Chart Of The Week
High growth rates, innovation, and disruption are defining traits of the companies that have powered the market to recent highs, and the ARK Innovators Fund (ARKK) is an example of today’s enthusiasm for visionary growth stocks. Recent returns and growth in AUM have been nothing short of spectacular, and ARKK has become symbolic of today’s style of new-era growth investing.
Presidents and the popular press have become obsessed with performance over the “first 100 days” in office. That prompted us to see if there have been any persistent stock market effects related to this 100-day window. There are many ways to slice the data, and the more we sliced it, the fewer the observations.
Pfizer’s November 9th announcement of an effective COVID-19 vaccine triggered the most extensive one-day rotation in style factors we have ever seen. Investors flipped from Large Growth—the market’s dominating style over the past few years—and found new friends in Value and Small Cap. This rotation continued through November, to the point that Value and Small Cap each had their best single-month return in 30 years.
Even after watershed events COVID-19 and MMT, some things never change.
Next year will begin like almost every one of the past dozen years, with economists and strategists expecting bond yields to rise.
Unlike most of those years, though, there are several measures of “cyclical pressures” that would seem to give them a good chance of being right. The best-known among these might be the “Copper/Gold Ratio,” popularized by DoubleLine’s Jeffrey Gundlach, which suggests 10-Yr. Treasury yields should be around double their current level (Chart 1).
The Dow Jones Transportation Average has recently notched fresh all-time highs. Following a sizable relative performance dip earlier in the year, the Transports’ relative strength has recovered and moved to new 2020 highs (Chart 1). Still, compared to the broad market, the index’s YTD return appears fairly unremarkable, outpacing the S&P 500 by about 3%.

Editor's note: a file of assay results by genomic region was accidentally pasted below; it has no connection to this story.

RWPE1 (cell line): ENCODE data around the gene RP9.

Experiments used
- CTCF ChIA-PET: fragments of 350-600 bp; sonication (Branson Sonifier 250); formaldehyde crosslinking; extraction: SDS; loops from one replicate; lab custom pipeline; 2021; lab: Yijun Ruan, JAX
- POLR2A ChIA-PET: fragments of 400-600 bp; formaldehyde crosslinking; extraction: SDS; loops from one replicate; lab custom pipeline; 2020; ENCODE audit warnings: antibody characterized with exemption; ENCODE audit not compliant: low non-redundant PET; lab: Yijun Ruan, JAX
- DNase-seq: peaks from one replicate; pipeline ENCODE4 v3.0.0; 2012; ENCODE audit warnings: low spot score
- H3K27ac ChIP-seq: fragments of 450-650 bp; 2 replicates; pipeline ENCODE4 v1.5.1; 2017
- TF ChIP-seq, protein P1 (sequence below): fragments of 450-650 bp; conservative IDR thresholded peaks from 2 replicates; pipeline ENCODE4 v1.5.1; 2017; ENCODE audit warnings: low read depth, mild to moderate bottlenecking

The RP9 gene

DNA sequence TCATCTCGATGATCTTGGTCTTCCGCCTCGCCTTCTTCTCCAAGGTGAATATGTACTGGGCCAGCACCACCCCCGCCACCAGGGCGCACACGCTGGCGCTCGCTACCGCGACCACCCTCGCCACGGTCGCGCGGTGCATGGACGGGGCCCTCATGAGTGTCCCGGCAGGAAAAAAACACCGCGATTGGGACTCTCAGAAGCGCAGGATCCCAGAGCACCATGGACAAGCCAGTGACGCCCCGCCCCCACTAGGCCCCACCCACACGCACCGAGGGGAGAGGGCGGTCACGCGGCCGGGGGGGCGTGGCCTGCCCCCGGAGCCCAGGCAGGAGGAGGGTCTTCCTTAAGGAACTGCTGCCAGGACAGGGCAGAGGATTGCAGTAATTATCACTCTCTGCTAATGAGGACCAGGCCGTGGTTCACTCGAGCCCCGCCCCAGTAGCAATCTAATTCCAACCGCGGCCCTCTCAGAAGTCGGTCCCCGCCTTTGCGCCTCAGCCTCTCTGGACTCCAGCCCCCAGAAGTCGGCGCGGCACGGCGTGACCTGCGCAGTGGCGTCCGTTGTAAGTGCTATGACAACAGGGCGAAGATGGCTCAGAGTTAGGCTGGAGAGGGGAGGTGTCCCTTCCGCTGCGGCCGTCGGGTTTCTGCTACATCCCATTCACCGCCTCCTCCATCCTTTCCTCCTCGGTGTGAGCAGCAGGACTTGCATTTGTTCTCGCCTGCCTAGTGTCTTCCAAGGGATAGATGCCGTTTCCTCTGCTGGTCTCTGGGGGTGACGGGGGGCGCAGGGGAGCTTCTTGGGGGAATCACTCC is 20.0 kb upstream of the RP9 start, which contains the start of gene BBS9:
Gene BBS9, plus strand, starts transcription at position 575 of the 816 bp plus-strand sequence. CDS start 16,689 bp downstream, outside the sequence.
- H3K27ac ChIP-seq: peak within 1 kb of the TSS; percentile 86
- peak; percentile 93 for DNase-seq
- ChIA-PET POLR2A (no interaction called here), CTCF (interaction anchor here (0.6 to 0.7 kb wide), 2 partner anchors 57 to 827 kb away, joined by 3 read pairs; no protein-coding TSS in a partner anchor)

Consumer Price Inflation of 1.2% for the twelve months through October remains way below the Fed’s long-time 2% objective, which is nothing new. But a first step in getting inflation to eventually run a little bit “hot” (the Fed’s new objective) is to break the long-term disinflationary psychology among consumers and investors, and that is clearly happening. In fact, based on the excellent “Inflation Surprise” Indexes published monthly by Citi, the U.S. is now the world’s inflationary hotspot!
If Momentum and Growth investors thought they were escaping 2020 unscathed, they learned otherwise on Monday. Pfizer’s promising news about a COVID-19 vaccine was met with universal excitement and investors rearranging portfolios—taking gains in long-term winners and plowing into beaten-down cyclical stocks.
Factor analysis is a point of emphasis in Leuthold’s tactical research activities, and this note summarizes our Factor Tilt outlook going into the fourth quarter. Factors are return drivers such as Value, Momentum, and Quality, and research has found that factor results vary over time—but that does not mean they are random.
The big jump in Small Caps over the last two weeks has entirely reversed the segment’s summer underperformance and has technicians feverish about another “breath thrust.” Technically, it’s impressive, but we are more intrigued by the fundamental potential for continued Small Cap (and Mid Cap) outperformance.
Look, quick! Before it reverses! The Top-5 firms in the S&P 500 have underperformed in September! I’m sorry, you’ll have to forgive my sense of urgency, but the astounding speed and consistency in which these firms have outperformed may have burned the notion into my brain that they can only “go up” (or at the very least beat the index).
The Fed is hell-bent on generating inflation of 2% or higher in an over-supplied world that we think should probably be experiencing mild deflation. Their success or failure at this mission will be critical for asset allocators. For equity managers who must remain fully invested, however, the more important question might be not whether the Fed can generate higher inflation, but where.
How can an equity manager possibly keep up with the QQQ—an ETF that’s almost 50% invested in the six largest U.S. companies?
Easy! Own the vehicle that benefits the most from a collapse in global trade volume and an escalating cold war between the U.S. and China—the EEM (iShares MSCI Emerging Markets ETF)!